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Thursday, May 23, 2024

Household income under pressure

Most Norwegians now have less disposable income. State statistics bureau SSB (Statistics Norway) reports that it fell 4.3 percent from the second- to third quarter of this year, a period when food prices and mortgage payments jumped and electricity rates remained high.

A decline in returns on investment income (down 1.7 percent in the period from July through September) also contributed to a reduction in disposable income. SSB notes that it all means most people have less spending power as the Christmas holidays set in. That’s also been observed by several financial analysts, who predict a rash of bankruptcies especially within the bar and restaurant business.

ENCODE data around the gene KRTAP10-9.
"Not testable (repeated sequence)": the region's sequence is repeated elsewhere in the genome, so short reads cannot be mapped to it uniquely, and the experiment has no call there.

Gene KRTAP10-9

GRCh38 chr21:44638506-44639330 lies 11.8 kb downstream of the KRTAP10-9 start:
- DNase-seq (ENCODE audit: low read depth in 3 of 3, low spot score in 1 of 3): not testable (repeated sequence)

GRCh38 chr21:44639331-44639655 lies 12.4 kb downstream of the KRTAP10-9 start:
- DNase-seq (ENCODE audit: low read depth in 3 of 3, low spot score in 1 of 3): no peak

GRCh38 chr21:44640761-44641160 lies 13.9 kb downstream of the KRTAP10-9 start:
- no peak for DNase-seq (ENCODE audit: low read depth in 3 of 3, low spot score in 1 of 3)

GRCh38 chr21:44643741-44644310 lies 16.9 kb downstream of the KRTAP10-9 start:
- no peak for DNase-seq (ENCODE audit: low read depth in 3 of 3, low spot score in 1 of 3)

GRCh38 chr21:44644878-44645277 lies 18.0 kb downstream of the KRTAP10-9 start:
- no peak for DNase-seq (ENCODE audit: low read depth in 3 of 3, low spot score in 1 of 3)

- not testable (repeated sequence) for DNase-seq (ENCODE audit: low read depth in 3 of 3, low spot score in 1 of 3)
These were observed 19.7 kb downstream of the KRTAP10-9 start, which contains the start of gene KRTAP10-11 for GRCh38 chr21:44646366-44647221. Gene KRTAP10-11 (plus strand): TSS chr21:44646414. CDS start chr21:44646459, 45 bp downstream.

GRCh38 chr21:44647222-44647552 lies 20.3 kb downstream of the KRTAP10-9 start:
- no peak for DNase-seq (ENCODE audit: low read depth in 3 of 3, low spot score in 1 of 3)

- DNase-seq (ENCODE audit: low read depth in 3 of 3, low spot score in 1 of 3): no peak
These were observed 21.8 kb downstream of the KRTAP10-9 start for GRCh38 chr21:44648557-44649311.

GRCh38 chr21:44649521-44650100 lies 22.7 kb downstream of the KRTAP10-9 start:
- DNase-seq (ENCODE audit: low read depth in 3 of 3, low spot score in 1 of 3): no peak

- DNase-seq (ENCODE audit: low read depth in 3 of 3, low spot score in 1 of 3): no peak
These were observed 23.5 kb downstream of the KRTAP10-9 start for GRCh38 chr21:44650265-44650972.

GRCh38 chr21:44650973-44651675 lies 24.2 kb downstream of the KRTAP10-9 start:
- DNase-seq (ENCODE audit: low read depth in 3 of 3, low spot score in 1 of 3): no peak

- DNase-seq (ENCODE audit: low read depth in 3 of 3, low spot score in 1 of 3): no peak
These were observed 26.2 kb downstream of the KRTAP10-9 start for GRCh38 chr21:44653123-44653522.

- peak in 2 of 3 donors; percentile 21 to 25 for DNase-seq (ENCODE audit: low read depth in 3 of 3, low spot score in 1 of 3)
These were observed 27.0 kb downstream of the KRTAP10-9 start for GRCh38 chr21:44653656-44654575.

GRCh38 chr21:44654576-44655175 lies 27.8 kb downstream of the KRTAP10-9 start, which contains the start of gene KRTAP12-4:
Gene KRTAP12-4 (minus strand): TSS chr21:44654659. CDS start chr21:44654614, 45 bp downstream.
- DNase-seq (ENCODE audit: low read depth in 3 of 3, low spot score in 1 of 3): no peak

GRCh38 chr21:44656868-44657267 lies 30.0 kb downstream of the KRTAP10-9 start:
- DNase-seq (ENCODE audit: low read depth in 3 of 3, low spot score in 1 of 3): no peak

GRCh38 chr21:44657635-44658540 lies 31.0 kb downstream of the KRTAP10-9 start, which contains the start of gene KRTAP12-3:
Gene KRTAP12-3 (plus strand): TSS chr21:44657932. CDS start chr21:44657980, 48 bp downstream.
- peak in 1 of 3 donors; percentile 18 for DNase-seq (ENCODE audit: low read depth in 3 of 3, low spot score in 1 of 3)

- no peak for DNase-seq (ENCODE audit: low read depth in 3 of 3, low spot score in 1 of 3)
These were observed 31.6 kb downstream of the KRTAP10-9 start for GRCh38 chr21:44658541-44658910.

“With the situation we see now, with rising interest rates and electricity bills, I fear it will be very quiet (at restaurants) after New Year,” Christian Aandalen, chief executive of the collection agency Fair Group, told newspaper Dagens Næringsliv (DN). He also noted a sharp rise in costs for restaurant and bar owners.

At the same time, however, unemployment remains low in Norway and many industries are doing well, especially oil and gas. SSB reported a 12.8 percent increase in gross national revenue from the second- to third quarter, hitting a record high of NOK 1,605 billion. staff



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